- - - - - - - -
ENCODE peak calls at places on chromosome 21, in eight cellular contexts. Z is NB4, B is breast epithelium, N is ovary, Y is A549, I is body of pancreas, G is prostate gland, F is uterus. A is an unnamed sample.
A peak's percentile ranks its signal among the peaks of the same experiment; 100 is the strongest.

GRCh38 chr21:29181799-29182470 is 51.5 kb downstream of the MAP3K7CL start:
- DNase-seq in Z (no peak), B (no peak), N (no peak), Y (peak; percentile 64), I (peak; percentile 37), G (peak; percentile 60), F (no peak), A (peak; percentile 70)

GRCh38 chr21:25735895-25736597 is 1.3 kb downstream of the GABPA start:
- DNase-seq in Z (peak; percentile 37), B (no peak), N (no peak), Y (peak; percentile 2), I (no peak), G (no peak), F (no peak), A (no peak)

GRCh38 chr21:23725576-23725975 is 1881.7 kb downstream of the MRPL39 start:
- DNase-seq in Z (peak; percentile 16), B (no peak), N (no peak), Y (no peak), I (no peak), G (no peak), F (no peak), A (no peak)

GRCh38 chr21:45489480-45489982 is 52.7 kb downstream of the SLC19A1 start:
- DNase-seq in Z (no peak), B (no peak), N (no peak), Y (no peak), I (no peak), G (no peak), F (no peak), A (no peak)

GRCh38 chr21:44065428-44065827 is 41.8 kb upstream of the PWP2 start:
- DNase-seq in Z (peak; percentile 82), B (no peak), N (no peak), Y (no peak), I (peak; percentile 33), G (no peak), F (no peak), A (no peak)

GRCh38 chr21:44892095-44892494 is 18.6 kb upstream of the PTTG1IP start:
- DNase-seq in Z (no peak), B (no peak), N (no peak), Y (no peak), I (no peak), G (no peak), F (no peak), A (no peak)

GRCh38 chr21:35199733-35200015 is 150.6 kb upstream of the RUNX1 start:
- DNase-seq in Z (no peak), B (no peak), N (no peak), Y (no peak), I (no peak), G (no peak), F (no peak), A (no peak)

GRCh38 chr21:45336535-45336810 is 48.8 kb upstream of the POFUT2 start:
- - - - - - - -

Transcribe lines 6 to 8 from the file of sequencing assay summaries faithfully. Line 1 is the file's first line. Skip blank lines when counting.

- DNase-seq in Z (peak; percentile 37), B (no peak), N (no peak), Y (peak; percentile 2), I (no peak), G (no peak), F (no peak), A (no peak)

GRCh38 chr21:23725576-23725975 is 1881.7 kb downstream of the MRPL39 start:
- DNase-seq in Z (peak; percentile 16), B (no peak), N (no peak), Y (no peak), I (no peak), G (no peak), F (no peak), A (no peak)